William– always a pleasure- it’s not just your words being music to my ears as they are of the Libertarian/Conservative bent, but the frankness of it all is pretty cool. “It ain’t paranoia if there’s incoming”. Lord.

    So– yesterday, i got off the farm and had two great experiences. In the dentist’s office(for a cleaning)this guy around my age looked at me and said something like: ” Do you realize that our President thinks that a strong, vibrant China is a good thing for the world?” “Did you know that Brack Obama headquarters had a picture of a South American Revolutionary hanging beside his own portrait while campaigning for president?” & on&on&on like that. He pissed more people off– and i told him i would never have the balls to be so outspoken– he said that’s what more people need to be doing, talking… because our freedoms were under attack and that of free speech definitely.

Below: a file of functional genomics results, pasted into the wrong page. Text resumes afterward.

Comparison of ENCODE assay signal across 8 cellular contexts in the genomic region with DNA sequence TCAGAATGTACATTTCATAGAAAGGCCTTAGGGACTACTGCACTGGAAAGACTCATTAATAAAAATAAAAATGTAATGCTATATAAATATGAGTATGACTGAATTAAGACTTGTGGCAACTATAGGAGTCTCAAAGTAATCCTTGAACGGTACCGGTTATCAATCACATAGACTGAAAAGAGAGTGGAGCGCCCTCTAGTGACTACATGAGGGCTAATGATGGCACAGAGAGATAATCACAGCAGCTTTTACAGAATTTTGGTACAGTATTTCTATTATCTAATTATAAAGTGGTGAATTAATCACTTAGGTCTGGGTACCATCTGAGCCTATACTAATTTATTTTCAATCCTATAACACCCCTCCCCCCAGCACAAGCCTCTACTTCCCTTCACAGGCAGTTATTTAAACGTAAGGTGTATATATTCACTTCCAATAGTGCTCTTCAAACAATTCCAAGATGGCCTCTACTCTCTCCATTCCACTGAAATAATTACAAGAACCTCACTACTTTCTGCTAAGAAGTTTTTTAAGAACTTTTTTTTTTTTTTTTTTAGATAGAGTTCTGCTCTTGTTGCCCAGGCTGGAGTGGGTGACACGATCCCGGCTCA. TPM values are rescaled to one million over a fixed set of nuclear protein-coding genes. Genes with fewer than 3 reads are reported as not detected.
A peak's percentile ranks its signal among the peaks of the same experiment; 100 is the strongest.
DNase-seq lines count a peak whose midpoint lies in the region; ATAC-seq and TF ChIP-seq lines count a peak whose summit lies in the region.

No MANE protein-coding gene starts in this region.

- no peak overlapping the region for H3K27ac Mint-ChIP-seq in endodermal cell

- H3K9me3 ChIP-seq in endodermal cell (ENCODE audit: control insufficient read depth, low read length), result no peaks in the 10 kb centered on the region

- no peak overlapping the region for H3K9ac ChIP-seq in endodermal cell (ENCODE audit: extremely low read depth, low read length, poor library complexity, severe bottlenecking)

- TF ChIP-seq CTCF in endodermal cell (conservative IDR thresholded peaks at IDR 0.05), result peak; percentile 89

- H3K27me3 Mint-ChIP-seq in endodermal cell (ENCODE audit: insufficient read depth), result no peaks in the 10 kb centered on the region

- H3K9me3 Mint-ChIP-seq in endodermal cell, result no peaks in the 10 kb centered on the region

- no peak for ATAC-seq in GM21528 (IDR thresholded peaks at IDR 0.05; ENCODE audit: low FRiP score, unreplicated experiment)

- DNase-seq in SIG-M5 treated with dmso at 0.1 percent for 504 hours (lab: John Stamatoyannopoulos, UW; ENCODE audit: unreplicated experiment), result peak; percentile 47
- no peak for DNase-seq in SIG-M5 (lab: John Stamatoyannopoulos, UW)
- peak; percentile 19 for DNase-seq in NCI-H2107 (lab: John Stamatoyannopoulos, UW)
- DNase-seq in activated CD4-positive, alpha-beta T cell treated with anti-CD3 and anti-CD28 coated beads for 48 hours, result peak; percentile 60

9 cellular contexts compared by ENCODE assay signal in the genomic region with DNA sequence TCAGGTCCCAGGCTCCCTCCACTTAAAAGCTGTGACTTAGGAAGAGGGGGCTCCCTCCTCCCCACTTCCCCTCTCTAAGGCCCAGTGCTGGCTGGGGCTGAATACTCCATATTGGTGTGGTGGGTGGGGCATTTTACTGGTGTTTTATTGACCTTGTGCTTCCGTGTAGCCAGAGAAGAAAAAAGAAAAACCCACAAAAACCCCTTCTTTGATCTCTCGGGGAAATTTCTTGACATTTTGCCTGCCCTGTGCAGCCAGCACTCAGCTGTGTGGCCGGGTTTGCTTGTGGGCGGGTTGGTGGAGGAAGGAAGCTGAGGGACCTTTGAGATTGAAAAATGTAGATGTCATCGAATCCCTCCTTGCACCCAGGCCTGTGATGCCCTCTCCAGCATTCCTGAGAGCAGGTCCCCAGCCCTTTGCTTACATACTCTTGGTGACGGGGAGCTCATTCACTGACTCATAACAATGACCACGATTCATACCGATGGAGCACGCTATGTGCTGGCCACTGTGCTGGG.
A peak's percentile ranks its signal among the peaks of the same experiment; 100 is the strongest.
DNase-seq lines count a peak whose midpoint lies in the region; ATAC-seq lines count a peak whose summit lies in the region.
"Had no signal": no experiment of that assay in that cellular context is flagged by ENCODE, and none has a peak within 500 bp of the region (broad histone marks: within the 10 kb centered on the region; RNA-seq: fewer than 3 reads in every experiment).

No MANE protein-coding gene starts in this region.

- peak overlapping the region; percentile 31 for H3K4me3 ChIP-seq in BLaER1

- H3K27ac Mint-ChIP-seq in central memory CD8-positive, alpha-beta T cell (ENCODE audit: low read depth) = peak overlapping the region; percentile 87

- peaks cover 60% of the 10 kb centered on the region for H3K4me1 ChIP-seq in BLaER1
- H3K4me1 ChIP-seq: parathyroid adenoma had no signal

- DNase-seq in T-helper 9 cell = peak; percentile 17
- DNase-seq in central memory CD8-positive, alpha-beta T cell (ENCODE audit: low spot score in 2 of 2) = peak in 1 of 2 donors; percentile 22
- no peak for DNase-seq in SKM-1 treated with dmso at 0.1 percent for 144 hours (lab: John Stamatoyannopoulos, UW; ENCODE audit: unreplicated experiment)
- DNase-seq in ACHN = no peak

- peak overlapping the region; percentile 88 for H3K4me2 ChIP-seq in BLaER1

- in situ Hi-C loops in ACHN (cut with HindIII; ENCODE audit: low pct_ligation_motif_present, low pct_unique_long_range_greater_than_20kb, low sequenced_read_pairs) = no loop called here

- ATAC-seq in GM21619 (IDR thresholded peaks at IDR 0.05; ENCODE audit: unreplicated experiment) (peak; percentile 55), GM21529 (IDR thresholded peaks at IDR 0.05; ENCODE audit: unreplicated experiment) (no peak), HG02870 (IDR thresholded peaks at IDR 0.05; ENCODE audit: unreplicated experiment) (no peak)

He really made my day:0). No one tried to engage him in conversation(i sorta did, but certainly not as joyously as he.) It was so funny. One young lady got up and mutterred under her breath-“i’m not going to listen to this shit!” and sat as far away as she could and when they called her into the office she said: “Thank God!!!” to which he smiled and said- “yeah- i’m getting a lot of that.”

    I don’t know if he does this everywhere or if he only does it to get on people’s nerves, it’s nothing to me, really; but, i did give him Gateway Pundit as a blog to hit for info.

    The 2nd great thing was to have my glasses adjusted. I am so happy because cows are not stock-still(lol) animals when milked and i was missing a nosepiece thingy and the earpieces were so loose that i peered over my glasses and habitually pushed them back up the bridge of my honker every 5 seconds- which sucked. So, they are nice and stable and tight again. Only, this morning, Liz slipped off the tread w/one foot and righted herself by adjusting my head- which does rest upon the flank when i put the milker on her– and bent my specs. Oh, well,i bent them back:0).

    David– have you read any of Obama’s books?

  29. karen said,

    And, David? Obama doesn’t tweet, either– so, who all thaked the world in Nov when he won the election? Via Althouse.